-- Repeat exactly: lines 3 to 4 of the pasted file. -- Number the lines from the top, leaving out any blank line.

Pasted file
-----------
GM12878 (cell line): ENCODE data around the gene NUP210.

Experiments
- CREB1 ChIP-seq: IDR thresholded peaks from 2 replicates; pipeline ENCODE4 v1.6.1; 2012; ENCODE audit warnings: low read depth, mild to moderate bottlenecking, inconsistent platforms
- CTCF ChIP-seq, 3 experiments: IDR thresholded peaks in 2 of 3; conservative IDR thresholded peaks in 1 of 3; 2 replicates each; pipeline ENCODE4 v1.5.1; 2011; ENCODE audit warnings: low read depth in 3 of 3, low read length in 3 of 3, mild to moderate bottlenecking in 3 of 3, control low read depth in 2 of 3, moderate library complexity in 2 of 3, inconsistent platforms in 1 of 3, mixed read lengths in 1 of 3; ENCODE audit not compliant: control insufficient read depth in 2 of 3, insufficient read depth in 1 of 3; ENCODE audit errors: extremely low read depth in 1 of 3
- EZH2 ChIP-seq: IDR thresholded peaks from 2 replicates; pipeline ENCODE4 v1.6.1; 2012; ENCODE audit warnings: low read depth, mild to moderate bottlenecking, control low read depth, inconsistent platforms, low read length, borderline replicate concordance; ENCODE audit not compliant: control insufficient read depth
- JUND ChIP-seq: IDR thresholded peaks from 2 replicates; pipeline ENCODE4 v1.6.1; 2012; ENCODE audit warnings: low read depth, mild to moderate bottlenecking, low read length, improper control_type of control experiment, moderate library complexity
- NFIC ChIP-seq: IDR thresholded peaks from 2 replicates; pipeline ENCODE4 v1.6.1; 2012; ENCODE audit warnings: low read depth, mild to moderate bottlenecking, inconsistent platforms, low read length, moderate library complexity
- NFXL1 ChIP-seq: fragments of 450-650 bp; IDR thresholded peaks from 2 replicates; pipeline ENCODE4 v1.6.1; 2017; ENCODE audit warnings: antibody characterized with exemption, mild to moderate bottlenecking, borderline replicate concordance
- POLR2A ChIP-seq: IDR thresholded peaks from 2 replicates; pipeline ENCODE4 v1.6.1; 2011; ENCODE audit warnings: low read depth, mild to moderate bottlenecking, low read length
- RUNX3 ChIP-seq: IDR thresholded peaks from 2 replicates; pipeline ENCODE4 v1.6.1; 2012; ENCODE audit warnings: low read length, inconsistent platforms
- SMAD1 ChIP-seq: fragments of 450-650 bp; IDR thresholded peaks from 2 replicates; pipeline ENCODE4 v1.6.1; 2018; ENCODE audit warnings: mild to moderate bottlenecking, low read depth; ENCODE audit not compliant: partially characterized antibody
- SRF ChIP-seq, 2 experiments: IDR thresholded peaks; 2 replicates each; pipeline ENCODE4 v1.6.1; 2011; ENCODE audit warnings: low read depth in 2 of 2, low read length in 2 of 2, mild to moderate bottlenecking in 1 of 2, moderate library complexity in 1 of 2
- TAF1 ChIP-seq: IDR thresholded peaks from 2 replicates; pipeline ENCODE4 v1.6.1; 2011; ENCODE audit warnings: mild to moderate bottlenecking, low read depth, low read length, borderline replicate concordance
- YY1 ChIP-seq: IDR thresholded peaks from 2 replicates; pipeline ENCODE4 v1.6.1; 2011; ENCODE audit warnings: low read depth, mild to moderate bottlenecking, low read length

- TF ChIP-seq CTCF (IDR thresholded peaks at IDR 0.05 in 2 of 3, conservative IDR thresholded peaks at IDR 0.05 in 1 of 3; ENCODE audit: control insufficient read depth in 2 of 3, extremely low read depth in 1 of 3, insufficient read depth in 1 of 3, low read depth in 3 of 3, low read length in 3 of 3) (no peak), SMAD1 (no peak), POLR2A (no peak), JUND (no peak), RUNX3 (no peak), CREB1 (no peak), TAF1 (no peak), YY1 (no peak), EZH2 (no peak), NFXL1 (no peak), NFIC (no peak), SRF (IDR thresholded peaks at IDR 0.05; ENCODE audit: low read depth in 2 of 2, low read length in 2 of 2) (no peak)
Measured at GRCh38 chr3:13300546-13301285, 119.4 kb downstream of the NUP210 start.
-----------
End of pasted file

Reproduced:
- CREB1 ChIP-seq: IDR thresholded peaks from 2 replicates; pipeline ENCODE4 v1.6.1; 2012; ENCODE audit warnings: low read depth, mild to moderate bottlenecking, inconsistent platforms
- CTCF ChIP-seq, 3 experiments: IDR thresholded peaks in 2 of 3; conservative IDR thresholded peaks in 1 of 3; 2 replicates each; pipeline ENCODE4 v1.5.1; 2011; ENCODE audit warnings: low read depth in 3 of 3, low read length in 3 of 3, mild to moderate bottlenecking in 3 of 3, control low read depth in 2 of 3, moderate library complexity in 2 of 3, inconsistent platforms in 1 of 3, mixed read lengths in 1 of 3; ENCODE audit not compliant: control insufficient read depth in 2 of 3, insufficient read depth in 1 of 3; ENCODE audit errors: extremely low read depth in 1 of 3